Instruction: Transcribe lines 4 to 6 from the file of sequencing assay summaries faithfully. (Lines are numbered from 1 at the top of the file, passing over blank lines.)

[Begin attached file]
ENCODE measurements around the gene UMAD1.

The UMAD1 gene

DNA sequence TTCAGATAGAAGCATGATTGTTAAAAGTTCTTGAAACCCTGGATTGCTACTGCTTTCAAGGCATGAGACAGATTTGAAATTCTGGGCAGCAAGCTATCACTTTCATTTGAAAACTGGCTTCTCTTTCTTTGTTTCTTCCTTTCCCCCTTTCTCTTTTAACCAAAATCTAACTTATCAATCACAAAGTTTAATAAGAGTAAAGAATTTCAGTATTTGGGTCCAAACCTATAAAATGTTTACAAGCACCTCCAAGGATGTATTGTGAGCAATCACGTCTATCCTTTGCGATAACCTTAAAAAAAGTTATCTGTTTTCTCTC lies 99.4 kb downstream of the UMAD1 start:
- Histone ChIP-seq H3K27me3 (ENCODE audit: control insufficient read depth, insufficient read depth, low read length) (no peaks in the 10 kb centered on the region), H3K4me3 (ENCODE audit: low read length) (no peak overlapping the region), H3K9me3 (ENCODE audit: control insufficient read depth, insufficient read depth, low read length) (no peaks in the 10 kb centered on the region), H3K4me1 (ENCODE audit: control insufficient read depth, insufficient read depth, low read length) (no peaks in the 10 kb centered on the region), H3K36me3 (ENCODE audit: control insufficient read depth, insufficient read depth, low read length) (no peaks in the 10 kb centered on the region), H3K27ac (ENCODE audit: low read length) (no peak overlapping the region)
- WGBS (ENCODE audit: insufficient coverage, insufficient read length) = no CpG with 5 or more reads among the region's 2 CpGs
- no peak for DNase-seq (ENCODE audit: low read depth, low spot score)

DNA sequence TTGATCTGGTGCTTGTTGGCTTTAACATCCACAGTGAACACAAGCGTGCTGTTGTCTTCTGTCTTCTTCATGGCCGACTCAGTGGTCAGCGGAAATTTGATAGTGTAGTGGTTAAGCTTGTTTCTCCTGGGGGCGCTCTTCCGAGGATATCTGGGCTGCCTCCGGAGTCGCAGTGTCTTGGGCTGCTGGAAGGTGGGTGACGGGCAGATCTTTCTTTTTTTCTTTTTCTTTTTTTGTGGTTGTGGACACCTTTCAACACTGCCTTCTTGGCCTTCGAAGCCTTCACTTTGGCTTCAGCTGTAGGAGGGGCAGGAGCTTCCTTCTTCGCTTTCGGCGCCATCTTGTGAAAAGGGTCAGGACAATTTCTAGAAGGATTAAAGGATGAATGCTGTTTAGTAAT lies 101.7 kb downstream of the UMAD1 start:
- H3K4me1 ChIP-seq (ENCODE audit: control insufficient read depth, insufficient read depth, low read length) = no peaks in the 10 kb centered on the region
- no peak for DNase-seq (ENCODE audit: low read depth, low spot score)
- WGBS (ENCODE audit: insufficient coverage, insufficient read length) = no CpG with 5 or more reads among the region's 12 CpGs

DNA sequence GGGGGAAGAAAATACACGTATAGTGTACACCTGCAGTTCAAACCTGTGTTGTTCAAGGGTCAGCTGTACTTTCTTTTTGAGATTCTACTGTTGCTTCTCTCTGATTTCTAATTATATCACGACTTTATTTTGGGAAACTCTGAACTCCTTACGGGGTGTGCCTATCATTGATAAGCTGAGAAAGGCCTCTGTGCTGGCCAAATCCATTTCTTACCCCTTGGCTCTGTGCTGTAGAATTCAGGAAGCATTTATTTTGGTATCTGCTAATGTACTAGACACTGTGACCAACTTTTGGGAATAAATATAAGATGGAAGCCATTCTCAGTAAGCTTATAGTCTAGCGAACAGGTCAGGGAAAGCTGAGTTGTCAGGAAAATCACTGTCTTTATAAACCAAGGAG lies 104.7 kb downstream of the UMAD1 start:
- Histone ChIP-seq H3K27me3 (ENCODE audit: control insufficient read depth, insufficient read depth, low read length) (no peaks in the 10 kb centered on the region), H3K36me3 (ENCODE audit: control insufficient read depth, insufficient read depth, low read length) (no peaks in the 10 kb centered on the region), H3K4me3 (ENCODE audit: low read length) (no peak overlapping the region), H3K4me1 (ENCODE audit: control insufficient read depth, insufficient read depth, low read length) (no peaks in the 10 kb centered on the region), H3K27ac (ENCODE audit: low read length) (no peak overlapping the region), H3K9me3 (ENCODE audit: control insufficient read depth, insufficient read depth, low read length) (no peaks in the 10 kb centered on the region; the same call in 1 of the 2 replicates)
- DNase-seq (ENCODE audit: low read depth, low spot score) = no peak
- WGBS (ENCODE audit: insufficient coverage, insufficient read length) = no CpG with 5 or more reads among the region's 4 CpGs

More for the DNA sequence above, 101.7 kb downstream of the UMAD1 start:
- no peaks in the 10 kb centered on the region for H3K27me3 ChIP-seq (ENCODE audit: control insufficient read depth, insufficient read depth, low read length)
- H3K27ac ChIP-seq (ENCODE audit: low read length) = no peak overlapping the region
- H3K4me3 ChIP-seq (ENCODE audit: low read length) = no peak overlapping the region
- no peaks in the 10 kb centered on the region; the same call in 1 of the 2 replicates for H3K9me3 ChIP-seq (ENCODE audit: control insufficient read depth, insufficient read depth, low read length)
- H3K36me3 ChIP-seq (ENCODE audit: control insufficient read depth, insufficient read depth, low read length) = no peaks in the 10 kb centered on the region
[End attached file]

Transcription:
- Histone ChIP-seq H3K27me3 (ENCODE audit: control insufficient read depth, insufficient read depth, low read length) (no peaks in the 10 kb centered on the region), H3K4me3 (ENCODE audit: low read length) (no peak overlapping the region), H3K9me3 (ENCODE audit: control insufficient read depth, insufficient read depth, low read length) (no peaks in the 10 kb centered on the region), H3K4me1 (ENCODE audit: control insufficient read depth, insufficient read depth, low read length) (no peaks in the 10 kb centered on the region), H3K36me3 (ENCODE audit: control insufficient read depth, insufficient read depth, low read length) (no peaks in the 10 kb centered on the region), H3K27ac (ENCODE audit: low read length) (no peak overlapping the region)
- WGBS (ENCODE audit: insufficient coverage, insufficient read length) = no CpG with 5 or more reads among the region's 2 CpGs
- no peak for DNase-seq (ENCODE audit: low read depth, low spot score)